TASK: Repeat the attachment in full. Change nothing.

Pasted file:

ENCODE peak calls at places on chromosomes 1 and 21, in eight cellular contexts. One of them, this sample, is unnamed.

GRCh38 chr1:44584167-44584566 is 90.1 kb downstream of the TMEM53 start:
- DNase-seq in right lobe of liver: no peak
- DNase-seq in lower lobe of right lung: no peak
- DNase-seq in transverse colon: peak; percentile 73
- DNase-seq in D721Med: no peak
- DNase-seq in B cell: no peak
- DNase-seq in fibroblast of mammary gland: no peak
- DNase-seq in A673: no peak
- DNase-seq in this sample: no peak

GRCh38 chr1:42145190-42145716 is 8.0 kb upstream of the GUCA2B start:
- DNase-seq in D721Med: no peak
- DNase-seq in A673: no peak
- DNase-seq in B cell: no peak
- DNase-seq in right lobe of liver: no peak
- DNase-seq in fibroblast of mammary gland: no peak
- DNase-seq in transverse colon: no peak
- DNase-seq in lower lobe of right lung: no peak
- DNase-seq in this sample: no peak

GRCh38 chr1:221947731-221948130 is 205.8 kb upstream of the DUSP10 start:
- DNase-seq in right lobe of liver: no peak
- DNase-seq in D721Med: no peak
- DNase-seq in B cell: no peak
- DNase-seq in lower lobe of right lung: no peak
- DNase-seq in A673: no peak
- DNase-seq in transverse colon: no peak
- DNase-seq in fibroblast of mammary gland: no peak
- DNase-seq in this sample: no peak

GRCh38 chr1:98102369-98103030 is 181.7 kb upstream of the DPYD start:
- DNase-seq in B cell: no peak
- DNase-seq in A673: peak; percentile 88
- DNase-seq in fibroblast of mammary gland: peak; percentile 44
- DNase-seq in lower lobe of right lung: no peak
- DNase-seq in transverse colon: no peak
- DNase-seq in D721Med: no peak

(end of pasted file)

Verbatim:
ENCODE peak calls at places on chromosomes 1 and 21, in eight cellular contexts. One of them, this sample, is unnamed.

GRCh38 chr1:44584167-44584566 is 90.1 kb downstream of the TMEM53 start:
- DNase-seq in right lobe of liver: no peak
- DNase-seq in lower lobe of right lung: no peak
- DNase-seq in transverse colon: peak; percentile 73
- DNase-seq in D721Med: no peak
- DNase-seq in B cell: no peak
- DNase-seq in fibroblast of mammary gland: no peak
- DNase-seq in A673: no peak
- DNase-seq in this sample: no peak

GRCh38 chr1:42145190-42145716 is 8.0 kb upstream of the GUCA2B start:
- DNase-seq in D721Med: no peak
- DNase-seq in A673: no peak
- DNase-seq in B cell: no peak
- DNase-seq in right lobe of liver: no peak
- DNase-seq in fibroblast of mammary gland: no peak
- DNase-seq in transverse colon: no peak
- DNase-seq in lower lobe of right lung: no peak
- DNase-seq in this sample: no peak

GRCh38 chr1:221947731-221948130 is 205.8 kb upstream of the DUSP10 start:
- DNase-seq in right lobe of liver: no peak
- DNase-seq in D721Med: no peak
- DNase-seq in B cell: no peak
- DNase-seq in lower lobe of right lung: no peak
- DNase-seq in A673: no peak
- DNase-seq in transverse colon: no peak
- DNase-seq in fibroblast of mammary gland: no peak
- DNase-seq in this sample: no peak

GRCh38 chr1:98102369-98103030 is 181.7 kb upstream of the DPYD start:
- DNase-seq in B cell: no peak
- DNase-seq in A673: peak; percentile 88
- DNase-seq in fibroblast of mammary gland: peak; percentile 44
- DNase-seq in lower lobe of right lung: no peak
- DNase-seq in transverse colon: no peak
- DNase-seq in D721Med: no peak